Broken Flowers (2005)
For good or bad, it isn't particularly surprising that Jim Jarmusch's latest outing, Broken Flowers was hailed by the Cannes jury while being completely ignored by the Academy. In typical Jarmusch fashion, this is a notoriously low-key, meticulously structured and deliberately slow-paced film starring the rejuvenated Bill Murray embarking on a quest in search of his alleged son. Conducting a film like Jarmusch does here can turn out either way; it may become a tedious and tensionless drag, or it may turn out as it does here - a magneticly fascinating piece of film.
Jarmusch style of direction is delicate. It requires balance to make it work; here it really does. When you can allow yourself to be confident enough to include seemingly empty scenes of stillness (or several seconds of a take-off, bookended by a slow fade-in/fade-out), and make it work, you can really benefit from that when the more semantically weighty scenes come up. In Broken Flowers, the pleasant build-up (largely fuelled by an inspired Jeffrey Wright) builds the perfect platform for the film's road-movie part in which Jarmusch is able to conduct some of the most enthralling and enigmatic sequences of his career. It's as if Murray is carried around almost undeliberately by the captivating nature of Jarmusch's narrative. Sequences involving Sharon Stone and the wonderful Alexis Dziena (in an explicit homeage to Nabokov), the alienated Frances Conroy and the sparkling Christopher McDonald, and not to forget the delightful mystique of Jessica Lange all make Broken Flowers completely irrestistable. The multitude of moods Jarmusch manages to convey during Murray's visits to his former lovers is impressive. From the warm hospitality of Stone and Dziena to the estranged coldness of the Conroy/McDonald residence, the enigmatic Lange, and finally the hostile hillbilles at Tilda Swinton.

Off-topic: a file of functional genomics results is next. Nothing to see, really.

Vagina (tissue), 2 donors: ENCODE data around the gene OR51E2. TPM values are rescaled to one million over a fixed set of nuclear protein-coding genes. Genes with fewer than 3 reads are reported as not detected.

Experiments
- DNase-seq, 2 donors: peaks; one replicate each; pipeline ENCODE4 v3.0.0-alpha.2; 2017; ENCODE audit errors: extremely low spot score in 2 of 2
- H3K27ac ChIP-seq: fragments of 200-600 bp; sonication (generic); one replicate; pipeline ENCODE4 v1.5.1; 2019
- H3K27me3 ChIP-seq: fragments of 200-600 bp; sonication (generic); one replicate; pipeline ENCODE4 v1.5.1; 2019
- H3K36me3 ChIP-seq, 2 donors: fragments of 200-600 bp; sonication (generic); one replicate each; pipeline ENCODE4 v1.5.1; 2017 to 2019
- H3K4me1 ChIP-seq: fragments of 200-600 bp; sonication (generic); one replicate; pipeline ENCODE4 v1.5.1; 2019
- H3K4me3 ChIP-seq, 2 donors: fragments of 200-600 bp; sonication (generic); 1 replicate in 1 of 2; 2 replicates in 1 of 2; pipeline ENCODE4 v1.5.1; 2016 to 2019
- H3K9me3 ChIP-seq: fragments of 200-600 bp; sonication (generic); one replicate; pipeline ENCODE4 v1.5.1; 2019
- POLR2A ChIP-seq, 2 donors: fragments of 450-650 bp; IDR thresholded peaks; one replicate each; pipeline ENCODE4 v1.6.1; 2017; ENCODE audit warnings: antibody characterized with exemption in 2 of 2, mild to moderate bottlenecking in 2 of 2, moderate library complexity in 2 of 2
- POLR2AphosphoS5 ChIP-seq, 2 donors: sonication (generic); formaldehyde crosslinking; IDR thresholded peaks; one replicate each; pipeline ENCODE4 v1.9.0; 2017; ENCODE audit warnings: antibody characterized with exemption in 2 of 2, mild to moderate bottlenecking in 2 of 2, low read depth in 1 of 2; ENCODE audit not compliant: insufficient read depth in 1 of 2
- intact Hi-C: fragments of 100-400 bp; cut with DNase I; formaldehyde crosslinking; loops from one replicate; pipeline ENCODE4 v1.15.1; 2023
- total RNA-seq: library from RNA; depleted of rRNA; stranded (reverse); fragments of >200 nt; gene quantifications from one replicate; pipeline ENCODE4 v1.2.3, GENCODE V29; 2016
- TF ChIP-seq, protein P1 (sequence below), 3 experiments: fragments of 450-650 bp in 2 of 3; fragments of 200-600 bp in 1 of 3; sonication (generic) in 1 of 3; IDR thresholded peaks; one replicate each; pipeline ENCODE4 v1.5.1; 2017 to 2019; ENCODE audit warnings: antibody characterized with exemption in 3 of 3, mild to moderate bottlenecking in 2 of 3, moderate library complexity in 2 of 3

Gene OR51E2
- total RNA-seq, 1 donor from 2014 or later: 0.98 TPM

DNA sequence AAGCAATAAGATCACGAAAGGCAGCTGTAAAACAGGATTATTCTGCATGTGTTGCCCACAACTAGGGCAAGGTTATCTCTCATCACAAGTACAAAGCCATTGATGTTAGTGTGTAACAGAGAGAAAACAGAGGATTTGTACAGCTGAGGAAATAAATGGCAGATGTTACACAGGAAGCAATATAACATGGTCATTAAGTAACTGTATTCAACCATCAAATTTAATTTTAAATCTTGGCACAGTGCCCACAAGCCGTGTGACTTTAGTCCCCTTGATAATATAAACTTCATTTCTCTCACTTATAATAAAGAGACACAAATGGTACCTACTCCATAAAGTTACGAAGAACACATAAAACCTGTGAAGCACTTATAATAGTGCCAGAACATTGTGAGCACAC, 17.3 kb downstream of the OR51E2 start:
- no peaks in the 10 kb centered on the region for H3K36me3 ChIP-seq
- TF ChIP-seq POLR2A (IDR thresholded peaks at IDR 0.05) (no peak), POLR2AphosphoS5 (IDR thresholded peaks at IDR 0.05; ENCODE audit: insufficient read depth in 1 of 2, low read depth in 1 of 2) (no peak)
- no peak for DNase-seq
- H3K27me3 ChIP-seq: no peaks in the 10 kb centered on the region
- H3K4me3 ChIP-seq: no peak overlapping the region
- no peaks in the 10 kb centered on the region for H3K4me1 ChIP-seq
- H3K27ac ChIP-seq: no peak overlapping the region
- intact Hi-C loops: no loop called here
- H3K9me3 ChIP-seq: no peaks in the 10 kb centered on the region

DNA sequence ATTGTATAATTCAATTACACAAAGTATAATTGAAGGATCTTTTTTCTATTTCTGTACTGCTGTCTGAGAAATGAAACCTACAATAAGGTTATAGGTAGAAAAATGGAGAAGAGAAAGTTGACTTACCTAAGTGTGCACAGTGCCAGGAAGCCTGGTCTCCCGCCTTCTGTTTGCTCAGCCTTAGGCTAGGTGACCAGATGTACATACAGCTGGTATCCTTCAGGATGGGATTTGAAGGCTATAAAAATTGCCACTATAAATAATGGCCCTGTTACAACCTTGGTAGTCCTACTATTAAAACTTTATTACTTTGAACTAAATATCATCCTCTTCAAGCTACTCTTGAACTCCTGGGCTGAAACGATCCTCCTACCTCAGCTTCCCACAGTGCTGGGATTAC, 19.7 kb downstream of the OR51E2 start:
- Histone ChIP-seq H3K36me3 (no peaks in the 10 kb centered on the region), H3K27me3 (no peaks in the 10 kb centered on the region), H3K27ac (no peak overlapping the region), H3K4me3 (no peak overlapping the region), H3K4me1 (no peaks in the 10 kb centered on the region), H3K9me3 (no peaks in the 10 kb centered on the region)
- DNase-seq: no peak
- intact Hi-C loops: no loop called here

Broken Flowers is a poetic movie - very symbolic and very rich on imagery. In many respects, one could make a claim that we're dealing with a more narratively coherent Mulholland Dr.: Both films have a lot to offer, are beautifully enigmatic, and ignites a genial process in the viewer. If you allow it, this process can be extremely rewarding. That is - if you're not too dependent on simple answers.